• Satisfaction with end product:  I sincerely doubt I will ever make this pattern again.  It’s just too involved.  As much as I hate to admit it, I started to resent making it before I was halfway through, and I didn’t give this pattern all the meticulous care it required.  The tension from square to square is uneven because of the amount of time that passed while making them.  This means no two squares are exactly the same size, and some of them are considerably different.  That problem could have been remedied by blocking, but I didn’t do that.  Blocking 63 individual squares to identical measurements was beyond the scope of my energy.  Because the squares were not blocked to size before I sewed them together, the blanket is a little rumply in spots.  Despite all that, it’s still very pretty.  My mother loves it, and that’s what really matters.

Something to keep in mind when looking at the time span this project took: I work a full-time job.  When you factor in the commute to downtown Atlanta, I put in about a 10-hour work day five days a week.  Plus the care and upkeep of house and spouse.  Then add trying to keep my acting chops sharp? Hah!  It’s a wonder this project didn’t take longer.  Of course, another factor in the time span was the time I spent making other things while this blanket was in progress.  Periodically I grew wholeheartedly sick of the whole thing and had to set it aside until my enthusiasm returned.

Normally, I’d link to a couple of FO Friday roundups, but I can’t find any of the usual suspects, no doubt because of the holiday.  Happy Thanksgiving to all of you, and a joyous holiday season to come.  I’ll do my best to get back here a little more frequently.  I have several other finished projects to show off, and Christmas gifts still on the hooks and needles.  Stay tuned.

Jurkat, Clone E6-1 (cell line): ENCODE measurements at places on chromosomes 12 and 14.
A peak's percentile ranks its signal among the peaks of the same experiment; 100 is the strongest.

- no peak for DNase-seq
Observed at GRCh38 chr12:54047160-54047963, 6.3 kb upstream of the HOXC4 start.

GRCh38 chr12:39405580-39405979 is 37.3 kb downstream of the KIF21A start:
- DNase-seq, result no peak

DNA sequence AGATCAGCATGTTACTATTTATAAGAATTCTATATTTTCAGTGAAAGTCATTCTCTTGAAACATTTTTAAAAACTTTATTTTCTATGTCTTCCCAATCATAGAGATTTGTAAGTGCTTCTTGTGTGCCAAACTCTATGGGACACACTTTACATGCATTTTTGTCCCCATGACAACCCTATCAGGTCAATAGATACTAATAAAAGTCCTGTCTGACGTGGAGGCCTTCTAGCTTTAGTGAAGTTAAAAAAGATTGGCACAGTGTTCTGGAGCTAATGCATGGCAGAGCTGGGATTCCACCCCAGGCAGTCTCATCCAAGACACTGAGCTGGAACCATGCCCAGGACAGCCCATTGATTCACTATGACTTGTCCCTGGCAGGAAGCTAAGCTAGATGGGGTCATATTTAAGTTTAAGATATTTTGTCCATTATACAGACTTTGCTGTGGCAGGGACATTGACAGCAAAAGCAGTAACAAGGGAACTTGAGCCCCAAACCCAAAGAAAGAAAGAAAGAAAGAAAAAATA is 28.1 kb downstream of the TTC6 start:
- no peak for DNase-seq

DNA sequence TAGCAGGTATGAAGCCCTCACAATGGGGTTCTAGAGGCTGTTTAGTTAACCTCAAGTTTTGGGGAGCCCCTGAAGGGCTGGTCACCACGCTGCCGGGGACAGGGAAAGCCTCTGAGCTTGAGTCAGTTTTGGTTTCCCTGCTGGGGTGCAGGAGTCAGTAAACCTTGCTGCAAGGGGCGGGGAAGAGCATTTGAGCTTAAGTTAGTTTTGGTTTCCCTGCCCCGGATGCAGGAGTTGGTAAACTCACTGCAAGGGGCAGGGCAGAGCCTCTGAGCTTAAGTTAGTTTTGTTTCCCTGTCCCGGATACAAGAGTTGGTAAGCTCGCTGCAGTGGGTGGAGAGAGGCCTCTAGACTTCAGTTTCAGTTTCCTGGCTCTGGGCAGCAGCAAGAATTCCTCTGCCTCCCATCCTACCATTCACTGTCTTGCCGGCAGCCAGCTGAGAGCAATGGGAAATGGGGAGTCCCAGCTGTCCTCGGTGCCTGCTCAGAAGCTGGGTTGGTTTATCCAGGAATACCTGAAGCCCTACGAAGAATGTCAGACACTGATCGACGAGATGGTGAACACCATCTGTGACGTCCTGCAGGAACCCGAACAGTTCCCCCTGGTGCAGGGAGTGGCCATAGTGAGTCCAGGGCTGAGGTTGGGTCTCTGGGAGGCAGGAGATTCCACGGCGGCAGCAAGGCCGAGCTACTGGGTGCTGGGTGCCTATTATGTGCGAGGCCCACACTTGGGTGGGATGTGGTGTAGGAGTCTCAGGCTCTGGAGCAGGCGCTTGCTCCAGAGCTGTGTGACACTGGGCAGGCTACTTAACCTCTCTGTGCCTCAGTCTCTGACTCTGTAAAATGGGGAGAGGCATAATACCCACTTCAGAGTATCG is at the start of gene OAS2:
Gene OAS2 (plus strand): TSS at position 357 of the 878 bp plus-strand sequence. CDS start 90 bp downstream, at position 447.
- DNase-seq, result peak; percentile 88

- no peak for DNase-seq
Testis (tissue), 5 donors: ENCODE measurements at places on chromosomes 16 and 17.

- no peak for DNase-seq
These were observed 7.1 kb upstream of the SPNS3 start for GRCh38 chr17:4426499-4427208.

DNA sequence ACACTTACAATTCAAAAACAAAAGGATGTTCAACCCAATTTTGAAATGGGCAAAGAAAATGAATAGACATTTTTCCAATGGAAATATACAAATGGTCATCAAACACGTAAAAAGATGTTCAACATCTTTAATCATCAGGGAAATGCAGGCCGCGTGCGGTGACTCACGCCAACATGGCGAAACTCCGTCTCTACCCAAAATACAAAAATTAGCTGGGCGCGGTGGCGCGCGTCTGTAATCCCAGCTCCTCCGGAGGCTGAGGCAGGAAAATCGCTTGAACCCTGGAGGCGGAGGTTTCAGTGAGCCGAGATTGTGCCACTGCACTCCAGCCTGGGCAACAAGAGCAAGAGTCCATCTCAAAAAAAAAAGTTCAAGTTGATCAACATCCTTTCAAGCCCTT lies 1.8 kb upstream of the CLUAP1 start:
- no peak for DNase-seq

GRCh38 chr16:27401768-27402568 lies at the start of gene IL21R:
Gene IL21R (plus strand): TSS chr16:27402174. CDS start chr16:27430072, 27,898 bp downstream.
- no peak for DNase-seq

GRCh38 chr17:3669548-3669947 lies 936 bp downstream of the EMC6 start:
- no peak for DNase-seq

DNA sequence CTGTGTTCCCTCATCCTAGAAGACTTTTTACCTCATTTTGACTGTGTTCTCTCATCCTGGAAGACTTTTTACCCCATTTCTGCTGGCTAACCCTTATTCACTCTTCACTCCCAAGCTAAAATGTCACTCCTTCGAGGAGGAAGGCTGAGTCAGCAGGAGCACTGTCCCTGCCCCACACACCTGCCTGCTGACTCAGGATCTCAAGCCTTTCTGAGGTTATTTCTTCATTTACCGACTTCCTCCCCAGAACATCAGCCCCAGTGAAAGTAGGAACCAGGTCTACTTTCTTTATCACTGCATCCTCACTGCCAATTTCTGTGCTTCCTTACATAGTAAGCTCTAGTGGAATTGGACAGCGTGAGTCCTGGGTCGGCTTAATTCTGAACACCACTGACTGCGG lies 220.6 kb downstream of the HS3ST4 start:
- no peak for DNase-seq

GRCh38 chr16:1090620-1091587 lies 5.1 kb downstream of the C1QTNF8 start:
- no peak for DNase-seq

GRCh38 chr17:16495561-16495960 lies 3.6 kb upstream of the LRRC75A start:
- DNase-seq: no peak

Advertisements

5 thoughts on “FO Friday: Sigh of Relief Edition

  1. Oh my god, it’s BEAUTIFUL but I bet you must be so happy to see it done! When I crocheted I used to get so tired of afghans when I was far enough in that I couldn’t stop but still far enough from the end that it was going to be a real pain to finish. Congratulations on making it through!

    Liked by 1 person

  2. I have thought so often that my sister would love an afghan, but reconsidered every time because of the time commitment. I work about the same hours as you, and have a house and family, and other “things” I’d like to do too! I think Sis will get by without an afghan from me.

    Like

  3. This is a masterpiece ! Such a commitment, but worth it in the end if it makes your mum happy ! I have just finished a small baby blanket with squares, and same issue, it bore me to death so it’s not even and I’m not happy with it, but I’m glad it’s done.

    Like

  4. Pingback: FO Friday: 2015 in Review, Yarn Edition | Avanta Knits

Leave a Reply

Fill in your details below or click an icon to log in:

WordPress.com Logo

You are commenting using your WordPress.com account. Log Out / Change )

Twitter picture

You are commenting using your Twitter account. Log Out / Change )

Facebook photo

You are commenting using your Facebook account. Log Out / Change )

Google+ photo

You are commenting using your Google+ account. Log Out / Change )

Connecting to %s